The government professor is a leading scholar of democratic institutions and electoral politics.
“John’s work on constitutions, representation, and electoral politics in the Americas, as well as his more recent work investigating attitudes of students and faculty on issues of campus diversity, has significantly contributed not only to political science scholarship, but to the vital discussion on supporting and strengthening our academic and democratic institutions,” says Smith, the Paul M. Dauten Jr. Professor of Biological Sciences.
Carey steps into his new role on July 1, succeeding Jay Hull, the Dartmouth Professor of Psychological and Brain Sciences, at the conclusion of his regular term.
“We are grateful to Professor Jay Hull for his excellent service as associate dean,” says Smith.
“The central mission of the faculty deans is to recruit, retain, and support the best faculty we can. I’m going to try to advance that mission,” says Carey. “Also, as is evident from my recent research into attitudes around campus climate, I am committed to the idea that we should be trying to diversify our faculty. To the extent that I can advance that cause, I want to do it—but the top priority is to get the best people who fit the Dartmouth teacher-scholar model and keep them here.”
Smith also announced that Barbara Will, the A. and R. Newbury Professor of English, will extend her term as associate dean of arts and humanities by one year.
“I am delighted that Barbara is continuing in her role as associate dean for an additional year,” says Smith. “In addition to her regular duties, Barbara is instrumental in planning the Dartmouth Hall restoration project.”
Carey says he will be looking to Will, as well as to Dan Rockmore, associate dean of the sciences, and Dennis Washburn, associate dean for international studies and interdisciplinary programs, for guidance and support as he begins in his new role. The associate dean terms of Rockmore, the William H. Neukom 1964 Distinguished Professor of Computational Science, and Washburn, the Burlington Northern Foundation Professor in Asian Studies, will end in 2021.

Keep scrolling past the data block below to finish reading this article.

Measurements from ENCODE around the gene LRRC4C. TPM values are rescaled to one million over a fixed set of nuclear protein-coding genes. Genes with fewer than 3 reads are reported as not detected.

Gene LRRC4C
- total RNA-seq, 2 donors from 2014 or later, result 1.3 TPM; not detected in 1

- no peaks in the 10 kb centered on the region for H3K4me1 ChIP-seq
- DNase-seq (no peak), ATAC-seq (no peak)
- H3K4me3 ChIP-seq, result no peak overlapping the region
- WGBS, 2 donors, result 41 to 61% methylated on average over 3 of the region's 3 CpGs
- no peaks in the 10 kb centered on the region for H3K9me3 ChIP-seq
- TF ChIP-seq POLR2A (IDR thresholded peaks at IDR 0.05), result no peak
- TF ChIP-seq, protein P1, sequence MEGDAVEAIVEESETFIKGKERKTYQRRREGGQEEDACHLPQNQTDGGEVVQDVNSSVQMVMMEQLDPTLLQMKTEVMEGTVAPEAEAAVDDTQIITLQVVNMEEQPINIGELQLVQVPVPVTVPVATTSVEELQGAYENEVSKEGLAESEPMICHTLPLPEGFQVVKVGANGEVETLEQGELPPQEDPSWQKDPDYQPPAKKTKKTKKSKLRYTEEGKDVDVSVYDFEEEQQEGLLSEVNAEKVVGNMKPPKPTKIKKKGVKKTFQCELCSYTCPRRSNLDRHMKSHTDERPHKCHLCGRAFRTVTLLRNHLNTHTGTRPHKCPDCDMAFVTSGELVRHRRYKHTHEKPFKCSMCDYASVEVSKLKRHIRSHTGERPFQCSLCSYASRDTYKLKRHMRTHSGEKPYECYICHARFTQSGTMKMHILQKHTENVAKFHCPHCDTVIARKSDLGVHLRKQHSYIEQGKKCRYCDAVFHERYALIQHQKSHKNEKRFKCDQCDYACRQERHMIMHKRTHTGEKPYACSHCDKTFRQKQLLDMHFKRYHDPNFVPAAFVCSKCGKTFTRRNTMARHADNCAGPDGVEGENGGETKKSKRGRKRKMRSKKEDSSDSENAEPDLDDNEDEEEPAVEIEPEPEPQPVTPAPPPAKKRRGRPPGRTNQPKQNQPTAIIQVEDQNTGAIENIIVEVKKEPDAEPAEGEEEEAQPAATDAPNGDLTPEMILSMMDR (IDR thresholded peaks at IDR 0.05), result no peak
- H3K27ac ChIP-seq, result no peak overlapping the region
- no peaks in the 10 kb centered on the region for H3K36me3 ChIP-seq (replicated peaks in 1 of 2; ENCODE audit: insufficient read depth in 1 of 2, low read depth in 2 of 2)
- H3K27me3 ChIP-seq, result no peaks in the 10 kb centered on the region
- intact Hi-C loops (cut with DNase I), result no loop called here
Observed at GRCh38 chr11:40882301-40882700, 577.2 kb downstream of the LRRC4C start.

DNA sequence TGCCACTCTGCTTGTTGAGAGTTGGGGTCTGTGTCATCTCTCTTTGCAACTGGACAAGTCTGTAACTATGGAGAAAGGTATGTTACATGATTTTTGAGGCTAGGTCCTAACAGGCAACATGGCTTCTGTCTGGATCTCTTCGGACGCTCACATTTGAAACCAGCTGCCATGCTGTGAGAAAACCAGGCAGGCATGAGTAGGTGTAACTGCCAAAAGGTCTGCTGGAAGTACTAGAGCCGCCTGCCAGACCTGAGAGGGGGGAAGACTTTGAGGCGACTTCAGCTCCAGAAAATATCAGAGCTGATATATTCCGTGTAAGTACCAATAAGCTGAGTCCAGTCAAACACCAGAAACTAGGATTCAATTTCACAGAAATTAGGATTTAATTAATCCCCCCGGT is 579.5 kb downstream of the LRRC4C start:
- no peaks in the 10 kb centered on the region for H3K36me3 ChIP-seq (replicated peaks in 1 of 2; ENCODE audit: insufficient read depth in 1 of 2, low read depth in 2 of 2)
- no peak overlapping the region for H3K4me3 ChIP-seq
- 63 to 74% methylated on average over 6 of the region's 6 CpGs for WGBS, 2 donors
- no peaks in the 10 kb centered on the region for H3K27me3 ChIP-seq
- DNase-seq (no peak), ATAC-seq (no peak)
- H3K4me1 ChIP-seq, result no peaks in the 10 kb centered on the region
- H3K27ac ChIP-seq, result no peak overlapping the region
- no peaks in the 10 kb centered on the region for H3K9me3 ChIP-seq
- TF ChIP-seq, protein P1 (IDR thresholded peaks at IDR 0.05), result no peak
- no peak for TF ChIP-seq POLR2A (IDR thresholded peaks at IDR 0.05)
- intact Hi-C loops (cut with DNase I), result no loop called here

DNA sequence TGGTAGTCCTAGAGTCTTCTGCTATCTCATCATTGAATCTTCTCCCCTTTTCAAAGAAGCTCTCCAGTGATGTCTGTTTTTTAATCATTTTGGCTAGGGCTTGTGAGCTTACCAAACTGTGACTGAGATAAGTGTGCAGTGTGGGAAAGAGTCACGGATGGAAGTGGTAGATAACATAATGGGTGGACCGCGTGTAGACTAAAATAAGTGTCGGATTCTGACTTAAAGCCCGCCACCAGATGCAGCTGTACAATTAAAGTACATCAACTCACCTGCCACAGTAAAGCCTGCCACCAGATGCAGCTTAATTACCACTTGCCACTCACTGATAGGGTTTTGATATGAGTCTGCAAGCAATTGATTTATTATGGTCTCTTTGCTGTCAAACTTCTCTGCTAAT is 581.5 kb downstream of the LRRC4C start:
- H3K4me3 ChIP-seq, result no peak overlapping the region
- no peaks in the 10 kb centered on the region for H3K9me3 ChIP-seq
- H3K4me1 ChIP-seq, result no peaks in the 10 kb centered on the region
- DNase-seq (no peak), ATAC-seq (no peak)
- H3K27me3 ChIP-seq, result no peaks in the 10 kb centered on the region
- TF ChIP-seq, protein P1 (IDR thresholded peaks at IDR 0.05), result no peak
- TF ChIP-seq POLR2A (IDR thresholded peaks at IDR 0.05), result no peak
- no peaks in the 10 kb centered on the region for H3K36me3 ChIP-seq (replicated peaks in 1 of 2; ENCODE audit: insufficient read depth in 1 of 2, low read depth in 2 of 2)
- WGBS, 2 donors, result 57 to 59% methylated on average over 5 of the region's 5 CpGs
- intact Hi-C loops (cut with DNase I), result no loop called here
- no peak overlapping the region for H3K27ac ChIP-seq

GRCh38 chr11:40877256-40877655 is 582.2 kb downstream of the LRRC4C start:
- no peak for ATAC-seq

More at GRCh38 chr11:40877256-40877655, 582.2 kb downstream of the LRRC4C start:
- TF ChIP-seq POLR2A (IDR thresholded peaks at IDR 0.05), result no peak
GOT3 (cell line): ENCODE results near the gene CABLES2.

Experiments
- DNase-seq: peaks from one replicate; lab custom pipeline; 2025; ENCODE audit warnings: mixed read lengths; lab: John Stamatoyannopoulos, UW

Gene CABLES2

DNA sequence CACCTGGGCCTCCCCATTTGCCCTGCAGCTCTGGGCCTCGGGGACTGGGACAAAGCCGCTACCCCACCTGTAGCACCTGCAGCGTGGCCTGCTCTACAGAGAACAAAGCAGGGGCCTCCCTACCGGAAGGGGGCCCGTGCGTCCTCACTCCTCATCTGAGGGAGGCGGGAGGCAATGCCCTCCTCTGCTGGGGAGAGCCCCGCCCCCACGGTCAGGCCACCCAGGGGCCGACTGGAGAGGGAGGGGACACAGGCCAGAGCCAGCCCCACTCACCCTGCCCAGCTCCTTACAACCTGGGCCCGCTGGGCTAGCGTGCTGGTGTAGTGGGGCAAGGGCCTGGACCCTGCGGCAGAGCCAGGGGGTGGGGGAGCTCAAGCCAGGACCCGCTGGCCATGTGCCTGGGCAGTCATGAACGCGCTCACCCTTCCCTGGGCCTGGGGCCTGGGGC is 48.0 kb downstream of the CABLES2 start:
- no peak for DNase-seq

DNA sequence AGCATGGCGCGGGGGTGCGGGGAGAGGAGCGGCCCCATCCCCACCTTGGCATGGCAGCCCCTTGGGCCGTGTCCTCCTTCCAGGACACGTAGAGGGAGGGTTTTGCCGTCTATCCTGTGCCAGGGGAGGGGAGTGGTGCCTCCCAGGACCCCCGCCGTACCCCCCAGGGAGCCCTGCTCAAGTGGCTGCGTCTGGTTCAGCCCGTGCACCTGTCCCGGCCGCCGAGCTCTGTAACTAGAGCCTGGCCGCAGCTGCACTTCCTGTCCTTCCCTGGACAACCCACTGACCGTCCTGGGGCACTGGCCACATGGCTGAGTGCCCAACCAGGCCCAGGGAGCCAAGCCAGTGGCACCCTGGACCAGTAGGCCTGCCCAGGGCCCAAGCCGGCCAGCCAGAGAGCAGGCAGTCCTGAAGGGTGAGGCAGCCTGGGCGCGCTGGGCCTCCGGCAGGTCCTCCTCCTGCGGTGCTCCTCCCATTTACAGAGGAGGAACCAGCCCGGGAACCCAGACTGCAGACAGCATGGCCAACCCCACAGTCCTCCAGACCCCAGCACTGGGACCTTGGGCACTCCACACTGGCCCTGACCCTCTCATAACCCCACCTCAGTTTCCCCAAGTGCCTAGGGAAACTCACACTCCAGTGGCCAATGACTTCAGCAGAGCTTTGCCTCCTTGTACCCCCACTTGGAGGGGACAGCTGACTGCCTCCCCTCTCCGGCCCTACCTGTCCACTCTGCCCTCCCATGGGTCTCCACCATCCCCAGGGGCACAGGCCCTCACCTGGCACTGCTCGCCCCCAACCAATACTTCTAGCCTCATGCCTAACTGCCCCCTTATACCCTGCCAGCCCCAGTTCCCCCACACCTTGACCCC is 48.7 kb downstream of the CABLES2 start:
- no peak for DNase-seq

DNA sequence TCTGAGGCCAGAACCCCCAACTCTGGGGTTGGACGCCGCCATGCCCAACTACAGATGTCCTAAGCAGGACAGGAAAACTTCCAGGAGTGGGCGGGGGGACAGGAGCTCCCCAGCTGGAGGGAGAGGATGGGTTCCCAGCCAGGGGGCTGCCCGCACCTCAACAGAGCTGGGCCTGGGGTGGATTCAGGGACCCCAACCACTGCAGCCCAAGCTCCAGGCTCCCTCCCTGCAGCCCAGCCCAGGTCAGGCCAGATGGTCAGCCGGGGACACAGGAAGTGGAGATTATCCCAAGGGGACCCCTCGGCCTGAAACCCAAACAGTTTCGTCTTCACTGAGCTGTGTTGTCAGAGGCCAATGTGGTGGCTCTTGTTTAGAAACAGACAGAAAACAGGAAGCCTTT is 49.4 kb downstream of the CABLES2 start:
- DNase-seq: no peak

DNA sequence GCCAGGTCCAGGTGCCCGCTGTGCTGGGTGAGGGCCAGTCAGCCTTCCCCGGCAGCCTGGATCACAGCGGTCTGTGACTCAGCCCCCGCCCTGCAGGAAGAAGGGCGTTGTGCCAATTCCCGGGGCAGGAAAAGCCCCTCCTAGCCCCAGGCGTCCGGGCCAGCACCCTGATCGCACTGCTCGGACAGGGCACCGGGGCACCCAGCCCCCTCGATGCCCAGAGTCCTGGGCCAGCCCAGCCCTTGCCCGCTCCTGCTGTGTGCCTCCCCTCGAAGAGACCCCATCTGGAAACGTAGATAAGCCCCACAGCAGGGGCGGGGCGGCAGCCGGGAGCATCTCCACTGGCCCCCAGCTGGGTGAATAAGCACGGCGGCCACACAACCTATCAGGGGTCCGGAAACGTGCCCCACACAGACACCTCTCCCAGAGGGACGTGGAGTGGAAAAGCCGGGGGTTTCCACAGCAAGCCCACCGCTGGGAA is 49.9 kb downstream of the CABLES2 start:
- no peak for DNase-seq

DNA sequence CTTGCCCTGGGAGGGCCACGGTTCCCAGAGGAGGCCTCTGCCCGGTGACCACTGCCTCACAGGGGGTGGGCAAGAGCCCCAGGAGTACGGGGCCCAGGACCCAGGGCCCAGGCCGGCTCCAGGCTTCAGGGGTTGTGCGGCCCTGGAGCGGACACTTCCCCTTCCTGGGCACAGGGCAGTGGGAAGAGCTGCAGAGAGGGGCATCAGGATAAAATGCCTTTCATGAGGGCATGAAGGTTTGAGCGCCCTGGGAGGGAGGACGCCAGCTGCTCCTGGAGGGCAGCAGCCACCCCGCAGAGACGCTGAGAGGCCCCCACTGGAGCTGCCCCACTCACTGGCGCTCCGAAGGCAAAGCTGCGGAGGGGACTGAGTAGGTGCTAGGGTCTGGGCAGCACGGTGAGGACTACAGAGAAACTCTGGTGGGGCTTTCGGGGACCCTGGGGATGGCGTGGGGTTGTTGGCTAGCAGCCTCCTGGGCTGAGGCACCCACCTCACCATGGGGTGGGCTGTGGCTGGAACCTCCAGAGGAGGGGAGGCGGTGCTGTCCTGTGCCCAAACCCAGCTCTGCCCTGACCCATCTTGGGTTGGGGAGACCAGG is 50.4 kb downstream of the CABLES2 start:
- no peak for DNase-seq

“I’ll be the only rookie on the roster, and I know I’ll lean on them and their experience. I think it’s good to have this sort of staggered rotation, so you don’t have everybody learning the job at the same time.”
As associate dean of social sciences, Carey says he is looking forward to becoming more familiar with the groundbreaking academic work being done by faculty outside of political science, something he has been exposed to in serving on the faculty tenure committee.
“Serving on that committee meant I was reading people’s work from all these other disciplines. Often, I’d be sitting here thinking, holy cow, 200 yards from my office in Silsby Hall, this is going on. That’s mind-blowing research,” Carey says. “Now, as an associate dean, I will be working with people in sociology, geography, and history—all the social sciences. That’s really inspiring and exciting.”
With a bachelor’s degree from Harvard University and a PhD in political science from the University of California, San Diego, Carey arrived at Dartmouth in 2003, having taught at the Universidad Católica de Chile, Washington University in St. Louis, and Harvard, among other institutions. His work focuses on the study of constitutions, legislatures, elections, and Latin American politics, and he has consulted on electoral system design in Afghanistan, Israel, Jordan, South Sudan, Tunisia, Yemen, and Nepal.
Chair of the Department of Government from 2009 to 2015, Carey serves on the steering committee of Dartmouth’s program in Quantitative Social Science, and in 2012 was elected to the American Academy of Arts and Sciences. In 2017, he cofounded—with then-Dartmouth Government Professor Brendan Nyhan, the University of Rochester’s Gretchen Helmke, and the University of Chicago’s Susan Stokes—of Bright Line Watch, which conducts surveys on democratic performance in the United States and elsewhere in an effort to monitor possible erosion in the quality of democracy.
Carey has published six books, including Presidents and Assemblies: Constitutional Design and Electoral Dynamics (1992), winner of the American Political Science Association’s George H. Hallet Award for its “lasting contribution to the study of representation and elections.” His latest, Campus Diversity: The Hidden Consensus, is due out later this year, in collaboration with two Dartmouth colleagues, Professor Yusaku Horiuchi and Katherine Clayton ’18.
William Platt can be reached at email@example.com.